50 years ago: Kennedy escalates US involvement in Vietnam
guerillas in 1961.
On January 30, 1961, only ten days after his inauguration, President John Kennedy ordered a significant expansion of US involvement in Vietnam. Kennedy approved $41 million dollars for a counterinsurgency program developed during the Eisenhower administration by Air Force General Edward Lansdale.
The US engagement in Vietnam had begun in 1950, when President Harry Truman commenced supporting the attempt by France to hold onto its colony with money and military advisers. After the defeat of the French at Dien Bien Phu, the Eisenhower administration increased US support for South Vietnam, ruled since 1955 by the corrupt dictatorship of the US puppet Ngo Dinh Diem, whose authoritarian regime’s defense of the landed elite brought it into inevitable conflict with the gathering opposition of the peasants and the urban working class.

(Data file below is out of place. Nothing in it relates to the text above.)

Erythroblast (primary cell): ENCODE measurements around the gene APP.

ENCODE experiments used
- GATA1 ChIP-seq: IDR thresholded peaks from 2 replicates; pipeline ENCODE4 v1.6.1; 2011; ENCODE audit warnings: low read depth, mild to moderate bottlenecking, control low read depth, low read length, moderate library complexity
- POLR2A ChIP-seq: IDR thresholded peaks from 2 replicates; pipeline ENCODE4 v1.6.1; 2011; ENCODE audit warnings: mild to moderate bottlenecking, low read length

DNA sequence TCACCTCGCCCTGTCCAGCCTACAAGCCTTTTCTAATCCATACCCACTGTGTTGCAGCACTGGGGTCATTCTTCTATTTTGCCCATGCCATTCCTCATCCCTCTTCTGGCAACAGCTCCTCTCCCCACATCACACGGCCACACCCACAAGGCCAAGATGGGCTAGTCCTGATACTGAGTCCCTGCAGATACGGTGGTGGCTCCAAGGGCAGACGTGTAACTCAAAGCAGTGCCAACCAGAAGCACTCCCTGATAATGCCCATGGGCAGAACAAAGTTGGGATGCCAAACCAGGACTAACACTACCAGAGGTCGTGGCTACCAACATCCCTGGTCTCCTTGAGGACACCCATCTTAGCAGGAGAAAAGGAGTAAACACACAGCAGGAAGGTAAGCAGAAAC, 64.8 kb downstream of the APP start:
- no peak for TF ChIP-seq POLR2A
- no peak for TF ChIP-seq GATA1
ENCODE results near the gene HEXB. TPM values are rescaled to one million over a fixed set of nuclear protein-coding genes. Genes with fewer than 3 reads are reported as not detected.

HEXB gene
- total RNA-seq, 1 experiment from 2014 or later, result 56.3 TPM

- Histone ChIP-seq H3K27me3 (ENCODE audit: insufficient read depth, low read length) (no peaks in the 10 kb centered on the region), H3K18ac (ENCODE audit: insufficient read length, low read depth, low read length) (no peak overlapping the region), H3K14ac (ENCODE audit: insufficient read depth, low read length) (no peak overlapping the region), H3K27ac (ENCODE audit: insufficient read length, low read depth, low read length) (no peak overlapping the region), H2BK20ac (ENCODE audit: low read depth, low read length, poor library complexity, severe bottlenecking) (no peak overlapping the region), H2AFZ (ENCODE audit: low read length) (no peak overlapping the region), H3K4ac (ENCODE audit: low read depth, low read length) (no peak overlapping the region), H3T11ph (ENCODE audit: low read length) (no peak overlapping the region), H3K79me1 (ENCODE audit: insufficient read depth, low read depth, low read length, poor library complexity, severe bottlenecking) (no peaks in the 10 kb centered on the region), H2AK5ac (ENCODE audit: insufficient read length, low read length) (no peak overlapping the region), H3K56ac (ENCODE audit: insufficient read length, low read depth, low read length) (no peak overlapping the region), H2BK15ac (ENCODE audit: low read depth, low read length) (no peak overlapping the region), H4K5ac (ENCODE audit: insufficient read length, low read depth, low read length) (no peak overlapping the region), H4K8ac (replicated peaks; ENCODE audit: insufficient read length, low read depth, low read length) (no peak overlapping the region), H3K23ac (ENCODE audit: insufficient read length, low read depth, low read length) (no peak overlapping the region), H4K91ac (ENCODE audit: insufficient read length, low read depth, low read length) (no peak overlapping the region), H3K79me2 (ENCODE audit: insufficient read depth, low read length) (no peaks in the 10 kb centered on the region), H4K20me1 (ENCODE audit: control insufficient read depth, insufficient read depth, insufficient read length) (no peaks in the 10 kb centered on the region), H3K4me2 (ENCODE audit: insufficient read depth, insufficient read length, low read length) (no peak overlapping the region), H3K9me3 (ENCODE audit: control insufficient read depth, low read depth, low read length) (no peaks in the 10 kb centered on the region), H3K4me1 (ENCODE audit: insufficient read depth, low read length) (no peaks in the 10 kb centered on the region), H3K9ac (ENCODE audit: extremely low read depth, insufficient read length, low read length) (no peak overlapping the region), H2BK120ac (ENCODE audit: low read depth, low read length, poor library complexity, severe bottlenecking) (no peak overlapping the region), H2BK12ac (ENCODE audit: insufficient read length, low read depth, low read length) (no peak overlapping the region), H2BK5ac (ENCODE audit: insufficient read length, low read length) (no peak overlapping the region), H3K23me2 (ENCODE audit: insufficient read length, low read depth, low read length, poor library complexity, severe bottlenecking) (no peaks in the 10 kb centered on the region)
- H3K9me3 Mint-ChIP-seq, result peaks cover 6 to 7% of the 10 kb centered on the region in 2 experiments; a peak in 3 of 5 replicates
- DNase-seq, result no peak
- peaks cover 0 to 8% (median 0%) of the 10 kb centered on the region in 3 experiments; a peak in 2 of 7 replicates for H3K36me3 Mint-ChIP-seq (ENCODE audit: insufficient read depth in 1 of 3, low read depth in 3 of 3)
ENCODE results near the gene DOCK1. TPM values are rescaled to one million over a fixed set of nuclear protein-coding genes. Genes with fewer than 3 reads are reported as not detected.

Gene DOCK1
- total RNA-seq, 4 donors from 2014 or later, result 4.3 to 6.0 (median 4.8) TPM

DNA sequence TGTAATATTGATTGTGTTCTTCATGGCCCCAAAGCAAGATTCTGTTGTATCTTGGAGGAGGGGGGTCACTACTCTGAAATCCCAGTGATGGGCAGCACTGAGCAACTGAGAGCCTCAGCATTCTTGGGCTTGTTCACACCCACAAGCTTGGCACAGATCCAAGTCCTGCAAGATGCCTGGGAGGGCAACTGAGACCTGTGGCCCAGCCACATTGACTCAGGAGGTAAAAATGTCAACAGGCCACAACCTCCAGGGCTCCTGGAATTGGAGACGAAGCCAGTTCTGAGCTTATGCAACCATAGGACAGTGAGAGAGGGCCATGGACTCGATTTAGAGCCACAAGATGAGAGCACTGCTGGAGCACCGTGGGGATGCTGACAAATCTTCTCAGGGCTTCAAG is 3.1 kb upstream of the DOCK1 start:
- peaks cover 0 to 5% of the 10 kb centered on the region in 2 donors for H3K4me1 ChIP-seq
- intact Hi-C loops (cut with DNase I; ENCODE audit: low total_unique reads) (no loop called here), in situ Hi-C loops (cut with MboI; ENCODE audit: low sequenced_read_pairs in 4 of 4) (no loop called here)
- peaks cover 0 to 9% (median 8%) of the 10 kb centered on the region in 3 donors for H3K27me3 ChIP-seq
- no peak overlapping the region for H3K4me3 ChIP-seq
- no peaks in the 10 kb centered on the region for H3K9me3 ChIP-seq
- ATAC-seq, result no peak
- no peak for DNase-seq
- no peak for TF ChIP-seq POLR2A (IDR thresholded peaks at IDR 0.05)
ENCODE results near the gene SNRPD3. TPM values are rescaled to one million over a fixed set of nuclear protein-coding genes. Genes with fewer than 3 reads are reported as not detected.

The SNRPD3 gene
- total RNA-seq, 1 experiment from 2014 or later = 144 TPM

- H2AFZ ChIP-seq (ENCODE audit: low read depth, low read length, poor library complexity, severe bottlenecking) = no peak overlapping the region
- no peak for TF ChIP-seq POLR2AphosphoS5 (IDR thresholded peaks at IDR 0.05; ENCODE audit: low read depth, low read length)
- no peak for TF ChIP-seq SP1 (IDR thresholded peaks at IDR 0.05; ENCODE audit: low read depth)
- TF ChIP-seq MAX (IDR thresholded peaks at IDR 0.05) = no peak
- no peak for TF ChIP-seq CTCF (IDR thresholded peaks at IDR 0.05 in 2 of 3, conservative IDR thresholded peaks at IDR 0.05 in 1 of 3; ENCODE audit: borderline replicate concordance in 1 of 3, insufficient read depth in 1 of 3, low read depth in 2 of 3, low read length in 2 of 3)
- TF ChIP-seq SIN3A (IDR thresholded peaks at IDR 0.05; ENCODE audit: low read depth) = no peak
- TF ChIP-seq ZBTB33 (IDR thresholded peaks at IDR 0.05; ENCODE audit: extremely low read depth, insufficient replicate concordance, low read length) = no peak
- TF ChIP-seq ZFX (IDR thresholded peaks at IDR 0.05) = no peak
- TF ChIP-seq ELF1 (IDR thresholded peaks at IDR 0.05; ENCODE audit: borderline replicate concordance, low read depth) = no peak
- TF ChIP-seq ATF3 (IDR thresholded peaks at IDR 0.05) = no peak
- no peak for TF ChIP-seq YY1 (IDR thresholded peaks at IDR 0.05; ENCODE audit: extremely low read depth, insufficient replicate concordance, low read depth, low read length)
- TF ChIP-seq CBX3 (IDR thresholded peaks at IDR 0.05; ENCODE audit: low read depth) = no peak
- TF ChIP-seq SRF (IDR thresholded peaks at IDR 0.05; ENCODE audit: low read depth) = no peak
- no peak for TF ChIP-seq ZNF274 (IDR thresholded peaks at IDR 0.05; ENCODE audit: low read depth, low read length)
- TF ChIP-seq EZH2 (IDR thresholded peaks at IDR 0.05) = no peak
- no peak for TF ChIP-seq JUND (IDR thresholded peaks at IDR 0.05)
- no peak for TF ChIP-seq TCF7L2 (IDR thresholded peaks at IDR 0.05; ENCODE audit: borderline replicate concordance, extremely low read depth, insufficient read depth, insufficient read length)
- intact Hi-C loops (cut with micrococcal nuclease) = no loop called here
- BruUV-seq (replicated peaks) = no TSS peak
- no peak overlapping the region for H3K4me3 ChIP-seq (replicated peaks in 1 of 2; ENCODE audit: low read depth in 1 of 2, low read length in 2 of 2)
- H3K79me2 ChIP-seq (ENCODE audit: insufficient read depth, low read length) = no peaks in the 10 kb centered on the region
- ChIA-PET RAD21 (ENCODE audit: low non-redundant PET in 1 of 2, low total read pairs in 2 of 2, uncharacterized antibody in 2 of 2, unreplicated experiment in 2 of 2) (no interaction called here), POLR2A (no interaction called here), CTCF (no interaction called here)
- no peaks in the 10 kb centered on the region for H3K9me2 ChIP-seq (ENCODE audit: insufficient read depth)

Kennedy was preparing a far greater intervention. In his first state of the union address, also delivered January 30, he listed what he perceived to be the major problems facing the US—slow economic growth and relatively high long-term unemployment; “the international balance of payments problem” and pressure on the dollar; the need for greater spending to address social problems. But, Kennedy said, “these problems pale” compared to the demands placed on Washington in the global arena. He listed the crisis in Southeast Asia first.
75 years ago: Shostakovich threatened by Stalinist music review
Dmitri Shostakovich’s opera “Lady Macbeth of the Mtsensk District” had already been playing for two years to full houses and a universally favorable reception, both in the Soviet Union and abroad. However, Joseph Stalin attended the performance on January 24,1936 in Leningrad. A few days later, on the 28th, a review entitled “Muddle not Music” appeared in the pages of Pravda. Sanctioned by Stalin, the article accused Shostakovich, widely considered one of the greatest composers of the 20th century, of promoting petty bourgeois “formalism” rather than the socialist realism sanctioned by the Soviet state.